JUPITER, Fla. -- A clubhouse television caught the attention of several Mets early Tuesday morning, when Matt den Dekker's leaping catch from the previous night made the cut of SportsCenter's top 10 plays from around sports.

"I haven't done that in a while," den Dekker said after watching his highlight. "It's a pretty cool feeling when you take a home run away from somebody. I know it's Spring Training, but whenever you do that, it's fun."

Arriving in camp with a reputation for defensive prowess in center field, den Dekker leaped above the Tradition Field wall in the seventh inning to rob Nationals third baseman Anthony Rendon of a homer. den Dekker sported a wide grin as he landed on the warning track.

"I know he can really play center field," manager Terry Collins said. "A tremendous catch. He's a legit defender, there's no doubt about it."

It was the third time that den Dekker's defense has landed him on SportsCenter. He first hit the national airwaves in 2010, when he made a sliding catch for the University of Florida during the College World Series, and again in 2011, when he made a diving grab for the Mets during Spring Training.

"I have speed, so I'm blessed with that," den Dekker said. "I've always felt comfortable in the outfield making catches. I've just got to work on my offensive game, get that where it needs to be. That's what I'm working on this spring."

The biggest knock on den Dekker is, indeed, his offense, which features plenty of power and plenty of strikeouts. den Dekker hit 17 homers in 135 games split between the top two levels of the Minors last season, but he whiffed in more than a quarter of his plate appearances.

He will need to improve that to make a serious run at the Opening Day roster. den Dekker, 25, is a fringe candidate to make the team, with Kirk Nieuwenhuis and Collin Cowgill expected to open the season in a center-field platoon.

Mazzoni standing out from pack of Minor Leaguers

JUPITER, Fla. -- It is often difficult to stand out from the pack this early in spring, with dozens of Minor Leaguers clogging up the box scores, but Cory Mazzoni has managed to do it.

The 23-year-old right-hander added three perfect innings to his resume on Tuesday against the Marlins, increasing his total of shutout innings to five over two Grapefruit League appearances. Working on perfecting his changeup this spring, Mazzoni has struck out three and allowed one hit without walking a batter.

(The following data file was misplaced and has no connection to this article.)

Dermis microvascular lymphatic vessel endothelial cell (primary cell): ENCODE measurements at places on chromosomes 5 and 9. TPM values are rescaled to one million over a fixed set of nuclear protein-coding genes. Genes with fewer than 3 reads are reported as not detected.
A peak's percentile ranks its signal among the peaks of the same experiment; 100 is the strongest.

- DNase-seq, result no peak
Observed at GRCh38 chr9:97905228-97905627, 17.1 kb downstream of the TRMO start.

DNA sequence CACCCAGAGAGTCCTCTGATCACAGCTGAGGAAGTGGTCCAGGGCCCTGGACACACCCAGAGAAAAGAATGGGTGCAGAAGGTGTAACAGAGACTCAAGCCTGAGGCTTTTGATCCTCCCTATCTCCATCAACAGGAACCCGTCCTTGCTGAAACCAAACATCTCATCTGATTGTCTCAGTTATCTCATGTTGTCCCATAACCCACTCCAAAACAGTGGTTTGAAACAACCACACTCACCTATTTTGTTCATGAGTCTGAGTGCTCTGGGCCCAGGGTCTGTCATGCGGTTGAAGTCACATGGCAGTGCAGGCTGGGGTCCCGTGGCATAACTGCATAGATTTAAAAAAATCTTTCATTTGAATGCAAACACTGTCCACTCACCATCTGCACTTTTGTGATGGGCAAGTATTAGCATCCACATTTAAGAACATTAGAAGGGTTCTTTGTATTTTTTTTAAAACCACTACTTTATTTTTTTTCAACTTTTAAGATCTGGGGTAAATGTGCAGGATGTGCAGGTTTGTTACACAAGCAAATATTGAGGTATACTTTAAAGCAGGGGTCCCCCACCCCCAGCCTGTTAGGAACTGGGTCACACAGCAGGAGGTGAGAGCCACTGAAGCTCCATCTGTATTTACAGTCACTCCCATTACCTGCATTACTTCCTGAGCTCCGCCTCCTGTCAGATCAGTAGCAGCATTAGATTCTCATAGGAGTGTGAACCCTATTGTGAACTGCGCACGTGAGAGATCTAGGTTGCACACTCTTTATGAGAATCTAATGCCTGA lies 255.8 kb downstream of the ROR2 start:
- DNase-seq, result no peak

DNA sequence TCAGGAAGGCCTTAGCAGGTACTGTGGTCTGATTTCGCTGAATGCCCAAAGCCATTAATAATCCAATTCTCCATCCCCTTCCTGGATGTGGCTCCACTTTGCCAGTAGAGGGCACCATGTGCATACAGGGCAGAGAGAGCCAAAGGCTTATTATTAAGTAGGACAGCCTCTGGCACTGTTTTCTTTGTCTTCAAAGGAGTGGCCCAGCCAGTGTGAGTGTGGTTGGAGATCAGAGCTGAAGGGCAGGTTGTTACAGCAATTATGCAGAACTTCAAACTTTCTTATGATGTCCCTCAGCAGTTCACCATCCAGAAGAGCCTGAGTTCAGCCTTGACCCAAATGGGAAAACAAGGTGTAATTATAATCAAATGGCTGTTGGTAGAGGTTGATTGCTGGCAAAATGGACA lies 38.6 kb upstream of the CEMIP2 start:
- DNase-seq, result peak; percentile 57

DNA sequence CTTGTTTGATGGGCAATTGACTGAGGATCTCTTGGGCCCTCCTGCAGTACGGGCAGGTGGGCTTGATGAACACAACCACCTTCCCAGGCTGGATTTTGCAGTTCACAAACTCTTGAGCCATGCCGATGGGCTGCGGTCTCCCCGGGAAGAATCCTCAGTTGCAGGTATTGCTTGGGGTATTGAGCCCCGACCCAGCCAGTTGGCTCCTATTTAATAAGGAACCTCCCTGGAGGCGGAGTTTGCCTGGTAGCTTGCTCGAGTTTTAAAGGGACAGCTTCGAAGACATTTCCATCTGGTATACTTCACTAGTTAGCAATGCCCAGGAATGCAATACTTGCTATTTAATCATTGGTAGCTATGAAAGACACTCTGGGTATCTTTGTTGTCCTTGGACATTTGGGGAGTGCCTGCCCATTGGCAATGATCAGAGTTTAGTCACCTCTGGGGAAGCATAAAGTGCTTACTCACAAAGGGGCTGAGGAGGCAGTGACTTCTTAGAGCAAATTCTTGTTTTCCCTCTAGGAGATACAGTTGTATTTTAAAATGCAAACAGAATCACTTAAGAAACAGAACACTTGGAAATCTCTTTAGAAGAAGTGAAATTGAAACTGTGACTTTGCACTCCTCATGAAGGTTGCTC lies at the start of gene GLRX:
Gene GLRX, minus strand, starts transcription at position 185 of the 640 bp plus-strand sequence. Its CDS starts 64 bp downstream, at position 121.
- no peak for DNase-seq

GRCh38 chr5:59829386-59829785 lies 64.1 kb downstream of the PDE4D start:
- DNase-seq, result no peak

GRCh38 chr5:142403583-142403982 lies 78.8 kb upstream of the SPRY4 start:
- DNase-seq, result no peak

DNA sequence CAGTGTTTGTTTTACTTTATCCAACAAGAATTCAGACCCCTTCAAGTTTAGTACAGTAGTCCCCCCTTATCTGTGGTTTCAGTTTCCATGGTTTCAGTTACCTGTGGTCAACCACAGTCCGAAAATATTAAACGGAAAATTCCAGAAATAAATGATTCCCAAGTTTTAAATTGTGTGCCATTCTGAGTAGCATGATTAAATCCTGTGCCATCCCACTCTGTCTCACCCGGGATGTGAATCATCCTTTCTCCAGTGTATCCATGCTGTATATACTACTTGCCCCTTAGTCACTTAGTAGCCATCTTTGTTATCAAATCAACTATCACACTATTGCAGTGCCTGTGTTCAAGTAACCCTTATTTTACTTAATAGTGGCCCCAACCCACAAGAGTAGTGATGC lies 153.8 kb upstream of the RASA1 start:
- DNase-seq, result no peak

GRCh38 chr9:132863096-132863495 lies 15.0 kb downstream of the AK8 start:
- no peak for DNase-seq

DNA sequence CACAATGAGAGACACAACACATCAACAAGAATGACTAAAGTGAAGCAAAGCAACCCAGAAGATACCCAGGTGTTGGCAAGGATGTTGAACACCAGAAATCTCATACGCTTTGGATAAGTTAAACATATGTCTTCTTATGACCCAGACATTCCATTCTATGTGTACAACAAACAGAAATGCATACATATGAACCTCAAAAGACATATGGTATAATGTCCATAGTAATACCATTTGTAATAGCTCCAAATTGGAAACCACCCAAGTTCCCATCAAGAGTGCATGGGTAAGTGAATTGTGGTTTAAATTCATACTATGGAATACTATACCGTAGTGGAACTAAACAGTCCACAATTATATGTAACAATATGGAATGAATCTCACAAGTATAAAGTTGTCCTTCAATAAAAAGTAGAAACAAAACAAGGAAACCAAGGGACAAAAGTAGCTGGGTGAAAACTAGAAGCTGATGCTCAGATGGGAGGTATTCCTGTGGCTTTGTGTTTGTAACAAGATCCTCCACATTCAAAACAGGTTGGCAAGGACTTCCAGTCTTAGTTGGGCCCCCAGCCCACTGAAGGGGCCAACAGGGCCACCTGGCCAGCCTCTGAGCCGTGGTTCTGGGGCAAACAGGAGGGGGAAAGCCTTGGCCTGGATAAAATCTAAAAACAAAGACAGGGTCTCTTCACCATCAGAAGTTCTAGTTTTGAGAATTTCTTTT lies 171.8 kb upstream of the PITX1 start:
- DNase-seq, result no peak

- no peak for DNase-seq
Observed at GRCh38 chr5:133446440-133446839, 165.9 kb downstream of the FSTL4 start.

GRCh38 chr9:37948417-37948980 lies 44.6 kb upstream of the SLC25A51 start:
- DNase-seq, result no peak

"He's been everything I've heard about him," manager Terry Collins said. "I was certainly anxious to see him. He's been very impressive."

Mazzoni cultivated his reputation as a strike-thrower last year at Class A St. Lucie and Double-A Binghamton, fanning nearly three times as many batters as he walked. Though he does not possess the same type of electric stuff as some of the more-hyped arms in the organization, his three-pitch mix has resulted in a 3.72 ERA over the first two years of his Minor League career.

The Mets' second-round Draft pick in 2011, Mazzoni should reach Triple-A Las Vegas early this summer if he does not begin the season there. A strong Spring Training can only help speed him along that track.

"Right now I've just been trying to throw strikes and pound the zone, and I've been able to do that," Mazzoni said. "The results have been pretty good."

Worth noting

• Shortstop Ruben Tejada, a late scratch from Monday's game because of a cramped right quad, was feeling better on Tuesday, according to manager Terry Collins, and is expected to return to the lineup for Wednesday's game against the Cardinals.

• Sacred Heart University on Tuesday officially named former Mets manager Bobby Valentine its athletic director.

"We recognize that Bobby is an out-of-the-box selection, but we believe his entrepreneurial spirit, extensive sports background and love of athletics make him an ideal choice," Sacred Heart president John J. Petillo said in a statement.

• Infielder Mario Ramirez, who played 18 games for the Mets in 1980, died last week at the age of 55. Ramirez also played parts of five seasons with the Padres.